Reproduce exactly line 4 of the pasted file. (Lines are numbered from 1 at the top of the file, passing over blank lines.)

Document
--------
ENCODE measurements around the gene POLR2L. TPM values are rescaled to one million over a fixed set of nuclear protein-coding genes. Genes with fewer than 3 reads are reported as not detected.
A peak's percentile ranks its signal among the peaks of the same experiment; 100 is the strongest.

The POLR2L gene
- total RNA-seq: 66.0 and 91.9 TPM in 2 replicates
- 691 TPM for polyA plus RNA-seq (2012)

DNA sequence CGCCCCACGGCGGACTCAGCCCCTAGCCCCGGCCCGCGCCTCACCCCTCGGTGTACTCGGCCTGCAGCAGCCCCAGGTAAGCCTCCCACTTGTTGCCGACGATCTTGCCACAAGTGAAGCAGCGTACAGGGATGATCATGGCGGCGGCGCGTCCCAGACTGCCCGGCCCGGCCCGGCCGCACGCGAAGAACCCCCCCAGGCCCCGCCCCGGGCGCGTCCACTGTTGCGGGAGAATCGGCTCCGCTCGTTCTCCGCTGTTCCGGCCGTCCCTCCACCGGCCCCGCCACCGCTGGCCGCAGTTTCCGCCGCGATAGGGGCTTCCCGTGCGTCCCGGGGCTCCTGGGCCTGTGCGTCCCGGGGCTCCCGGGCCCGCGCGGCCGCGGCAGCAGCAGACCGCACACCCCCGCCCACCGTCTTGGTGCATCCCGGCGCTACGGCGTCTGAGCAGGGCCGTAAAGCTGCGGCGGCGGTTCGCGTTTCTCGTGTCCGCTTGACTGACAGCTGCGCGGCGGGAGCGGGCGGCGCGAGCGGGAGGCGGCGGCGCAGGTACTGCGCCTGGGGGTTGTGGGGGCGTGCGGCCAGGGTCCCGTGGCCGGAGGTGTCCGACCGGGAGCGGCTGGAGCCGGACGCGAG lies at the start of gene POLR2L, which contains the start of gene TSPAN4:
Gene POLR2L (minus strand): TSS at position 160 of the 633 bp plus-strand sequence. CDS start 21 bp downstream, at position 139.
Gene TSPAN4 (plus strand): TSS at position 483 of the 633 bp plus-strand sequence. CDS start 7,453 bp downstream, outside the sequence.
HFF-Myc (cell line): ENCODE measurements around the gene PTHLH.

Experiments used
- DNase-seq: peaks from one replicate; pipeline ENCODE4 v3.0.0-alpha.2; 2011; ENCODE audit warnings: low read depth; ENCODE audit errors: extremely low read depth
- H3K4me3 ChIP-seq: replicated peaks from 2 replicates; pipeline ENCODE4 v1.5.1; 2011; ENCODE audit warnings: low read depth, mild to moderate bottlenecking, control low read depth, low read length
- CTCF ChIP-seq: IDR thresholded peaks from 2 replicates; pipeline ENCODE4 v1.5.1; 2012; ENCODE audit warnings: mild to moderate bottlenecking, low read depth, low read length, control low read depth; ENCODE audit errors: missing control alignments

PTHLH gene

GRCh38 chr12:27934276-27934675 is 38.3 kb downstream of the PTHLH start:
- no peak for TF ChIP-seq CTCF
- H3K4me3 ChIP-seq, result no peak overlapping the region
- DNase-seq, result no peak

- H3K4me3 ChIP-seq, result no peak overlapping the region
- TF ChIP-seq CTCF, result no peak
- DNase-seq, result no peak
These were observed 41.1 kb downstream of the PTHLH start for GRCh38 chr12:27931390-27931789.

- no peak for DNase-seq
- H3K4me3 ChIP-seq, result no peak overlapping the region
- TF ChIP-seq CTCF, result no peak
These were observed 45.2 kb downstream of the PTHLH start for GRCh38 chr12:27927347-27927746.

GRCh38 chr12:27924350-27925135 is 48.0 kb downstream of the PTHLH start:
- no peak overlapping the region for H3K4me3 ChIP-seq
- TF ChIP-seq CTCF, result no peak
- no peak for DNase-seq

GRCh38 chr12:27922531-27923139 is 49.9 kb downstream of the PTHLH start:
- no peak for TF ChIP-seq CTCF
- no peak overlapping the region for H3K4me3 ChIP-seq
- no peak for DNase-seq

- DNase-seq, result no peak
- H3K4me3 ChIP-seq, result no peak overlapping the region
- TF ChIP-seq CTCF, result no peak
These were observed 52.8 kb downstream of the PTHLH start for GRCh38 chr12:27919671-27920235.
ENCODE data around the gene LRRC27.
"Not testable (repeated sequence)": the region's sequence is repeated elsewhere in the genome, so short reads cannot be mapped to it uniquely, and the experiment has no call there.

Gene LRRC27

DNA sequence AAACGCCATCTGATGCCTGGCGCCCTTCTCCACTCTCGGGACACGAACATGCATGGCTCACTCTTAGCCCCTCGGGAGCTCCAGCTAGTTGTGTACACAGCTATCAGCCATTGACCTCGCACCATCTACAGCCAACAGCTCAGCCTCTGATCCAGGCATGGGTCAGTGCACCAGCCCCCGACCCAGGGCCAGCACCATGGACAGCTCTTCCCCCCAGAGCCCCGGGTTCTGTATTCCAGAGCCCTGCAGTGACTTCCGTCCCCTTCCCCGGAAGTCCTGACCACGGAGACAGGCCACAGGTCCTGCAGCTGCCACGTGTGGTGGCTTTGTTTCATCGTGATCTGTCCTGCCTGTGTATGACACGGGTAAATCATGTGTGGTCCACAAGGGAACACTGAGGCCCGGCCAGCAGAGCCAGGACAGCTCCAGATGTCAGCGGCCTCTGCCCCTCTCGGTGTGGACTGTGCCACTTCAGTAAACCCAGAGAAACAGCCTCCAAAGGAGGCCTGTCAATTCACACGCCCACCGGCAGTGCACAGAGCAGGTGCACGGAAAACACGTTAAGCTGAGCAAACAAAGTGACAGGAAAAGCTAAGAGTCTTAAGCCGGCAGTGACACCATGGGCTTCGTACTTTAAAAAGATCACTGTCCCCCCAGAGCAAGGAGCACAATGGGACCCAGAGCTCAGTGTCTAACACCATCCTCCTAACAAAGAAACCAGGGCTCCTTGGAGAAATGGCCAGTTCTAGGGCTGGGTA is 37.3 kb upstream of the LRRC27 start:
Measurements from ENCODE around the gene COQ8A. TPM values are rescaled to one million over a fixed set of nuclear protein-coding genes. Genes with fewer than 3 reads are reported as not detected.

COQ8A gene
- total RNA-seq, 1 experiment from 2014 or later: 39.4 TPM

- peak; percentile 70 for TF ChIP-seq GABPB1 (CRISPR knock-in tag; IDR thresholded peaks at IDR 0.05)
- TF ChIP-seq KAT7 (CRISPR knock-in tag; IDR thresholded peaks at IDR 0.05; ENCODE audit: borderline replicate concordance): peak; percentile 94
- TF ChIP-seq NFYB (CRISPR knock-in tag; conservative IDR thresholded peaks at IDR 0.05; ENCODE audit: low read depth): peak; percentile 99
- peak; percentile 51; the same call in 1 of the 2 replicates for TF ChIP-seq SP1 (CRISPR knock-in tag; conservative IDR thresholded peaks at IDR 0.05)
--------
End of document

- total RNA-seq: 66.0 and 91.9 TPM in 2 replicates